A week ago, winds blowing up out of the canyon carried the scent of the coyote’s chemical crush into the earth. Today, cliffrose pollen lightly perfumes breezes swirling past. Continue reading “Field Notes #5”
Wilderness Interface Zone is happy to announce the arrival of its spring photo gallery, now showing in the photo box in the upper right-hand corner of the page displayed on your screen. It’s a little late, I know, but flowers, tree leaves, migratory birds, and torpid amphibians and reptiles have only emerged in abundance here in San Juan County, Utah over the last three weeks. I did include some photos from the winter gallery I couldn’t bear to part with.
My son Saul took these pictures using a Kodak DX6490. He shot somewhere around four hundred photographs, from which we chose these seventeen. Many spring flowers haven’t yet bloomed. Hopefully, we’ll be able to get nice shots of can’t-be-missed subjects to add to this collection. Continue reading “WIZ’s spring photo gallery”
April 13, 2009
Why do I still do this? Why, at my age, do I follow as if I were nine years old unmarked, unpaved trails away from what I know into the wilds of what I don’t know? That’s how this striving creation—part light, part water, part air, part earth, and all aspiring flesh—shows itself to me, in the mutual bodying forth between us. It seems an involvement composed of equal slices revelation and formation, since in discovery, everything changes, the New erupts into being, not just in me, the older wide-eyed child, but in this juvenile Creation.
Today, I begin at the Crossfire Canyon’s cliffs, taking inventory of the birds. A few days earlier I saw cliff swallows flash between the rims, returning or passing through. Had they stayed or gone? To find out, I take to the air myself, or at least to the boundary between earth and air, the rimrocks. Continue reading “Field Notes #2”
As I walked out of a nearby canyon last week using the same trail where I reported having an encounter with a curious coyote, my nose detected gases given off by putrefaction. Somewhere nearby, bacteria were at work breaking down formerly living tissue to simpler matter, dispersing an organism’s worldly goods to its biological heritors.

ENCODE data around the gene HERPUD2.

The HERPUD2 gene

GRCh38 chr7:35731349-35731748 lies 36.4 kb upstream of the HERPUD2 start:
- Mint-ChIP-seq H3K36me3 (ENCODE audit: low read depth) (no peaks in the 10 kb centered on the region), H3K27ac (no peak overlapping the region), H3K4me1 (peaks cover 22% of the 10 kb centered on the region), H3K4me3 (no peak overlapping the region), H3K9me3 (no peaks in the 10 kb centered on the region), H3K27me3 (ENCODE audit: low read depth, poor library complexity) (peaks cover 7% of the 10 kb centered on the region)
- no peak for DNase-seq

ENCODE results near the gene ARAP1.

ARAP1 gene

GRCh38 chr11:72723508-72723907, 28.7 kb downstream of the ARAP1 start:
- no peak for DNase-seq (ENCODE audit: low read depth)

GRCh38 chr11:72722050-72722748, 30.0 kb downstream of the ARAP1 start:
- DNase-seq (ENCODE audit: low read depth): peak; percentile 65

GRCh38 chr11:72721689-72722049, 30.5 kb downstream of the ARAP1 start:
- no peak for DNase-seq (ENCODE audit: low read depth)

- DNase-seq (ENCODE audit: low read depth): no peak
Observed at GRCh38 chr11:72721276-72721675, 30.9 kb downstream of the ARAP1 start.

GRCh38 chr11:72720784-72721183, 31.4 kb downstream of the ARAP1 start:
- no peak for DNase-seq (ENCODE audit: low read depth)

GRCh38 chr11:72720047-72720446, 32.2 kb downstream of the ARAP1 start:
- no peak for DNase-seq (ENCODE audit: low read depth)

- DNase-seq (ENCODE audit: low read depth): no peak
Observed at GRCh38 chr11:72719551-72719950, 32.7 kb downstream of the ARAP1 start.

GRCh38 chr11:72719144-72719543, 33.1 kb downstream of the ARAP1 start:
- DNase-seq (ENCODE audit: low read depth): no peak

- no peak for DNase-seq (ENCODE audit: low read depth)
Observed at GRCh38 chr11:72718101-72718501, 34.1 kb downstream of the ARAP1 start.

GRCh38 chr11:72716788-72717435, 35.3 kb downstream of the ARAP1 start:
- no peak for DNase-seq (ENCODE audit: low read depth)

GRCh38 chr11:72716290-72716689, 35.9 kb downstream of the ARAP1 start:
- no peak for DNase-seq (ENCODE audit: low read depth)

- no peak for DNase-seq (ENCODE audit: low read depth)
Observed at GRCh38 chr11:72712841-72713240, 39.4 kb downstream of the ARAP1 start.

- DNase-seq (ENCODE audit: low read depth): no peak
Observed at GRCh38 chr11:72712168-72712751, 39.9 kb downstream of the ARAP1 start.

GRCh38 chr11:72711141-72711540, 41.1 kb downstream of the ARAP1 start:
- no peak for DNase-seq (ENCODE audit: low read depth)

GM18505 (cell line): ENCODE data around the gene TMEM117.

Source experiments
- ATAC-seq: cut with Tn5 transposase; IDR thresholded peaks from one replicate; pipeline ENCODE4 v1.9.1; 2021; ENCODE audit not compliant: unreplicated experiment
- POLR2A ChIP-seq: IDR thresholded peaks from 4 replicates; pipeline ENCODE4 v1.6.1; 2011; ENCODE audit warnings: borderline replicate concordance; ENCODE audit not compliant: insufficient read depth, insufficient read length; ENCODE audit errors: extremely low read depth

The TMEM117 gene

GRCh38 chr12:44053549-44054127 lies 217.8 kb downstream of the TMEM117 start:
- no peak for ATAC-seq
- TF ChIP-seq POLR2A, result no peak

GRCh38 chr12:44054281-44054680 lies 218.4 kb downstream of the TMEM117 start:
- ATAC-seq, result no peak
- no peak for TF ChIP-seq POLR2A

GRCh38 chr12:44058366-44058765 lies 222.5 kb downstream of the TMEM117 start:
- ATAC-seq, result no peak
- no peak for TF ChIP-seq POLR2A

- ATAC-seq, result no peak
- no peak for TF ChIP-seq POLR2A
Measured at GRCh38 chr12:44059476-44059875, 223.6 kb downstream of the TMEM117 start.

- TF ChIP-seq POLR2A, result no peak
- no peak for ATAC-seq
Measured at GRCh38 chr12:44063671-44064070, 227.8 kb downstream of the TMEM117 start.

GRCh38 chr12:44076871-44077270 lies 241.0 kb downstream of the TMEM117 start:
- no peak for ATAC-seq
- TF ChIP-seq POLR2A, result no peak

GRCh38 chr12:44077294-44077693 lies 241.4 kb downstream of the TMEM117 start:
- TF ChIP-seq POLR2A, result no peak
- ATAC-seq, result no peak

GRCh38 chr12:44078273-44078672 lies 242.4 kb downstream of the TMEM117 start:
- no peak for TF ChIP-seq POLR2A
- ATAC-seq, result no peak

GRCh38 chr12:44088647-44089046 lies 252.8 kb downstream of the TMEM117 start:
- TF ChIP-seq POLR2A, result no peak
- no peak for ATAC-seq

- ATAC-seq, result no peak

To this we must all come. But who has come to it now, and where?
Walking deeper into the field of decomposition gases, I looked around, guessing what I would find. I was approaching the gravel pit, a dumping ground for domestic and wild animal carcasses and the scene of occasional war crimes of the sort some people commit against animals. It’s common to find coyote remains around the pit, along with elk and deer carcasses, tree prunings, the ashes of bonfires, articles of clothing, and aerosol cans—the residue of “huffing” parties. Continue reading “Degrees of Coyoteness”
One of the reasons I moved from Utah County to San Juan County was to provide my oldest son and youngest daughter greater exposure to nature. Household circumstances have resulted in their being confined to the house more than is natural for children in general but is even more unnatural for children of an outdoors-type like myself. I wanted them to have a better chance at the kind of engagement in the natural world I enjoyed growing up, a level of deep involvement that has provided for me all my life.
But it’s been difficult business breaking up their bonds with interior spaces and tempering their fascination with electronic frontiers. Until recently, many of my attempts at getting them “out there” into the yard and surrounding countryside were met with grim doubtfulness. Continue reading “The fetish”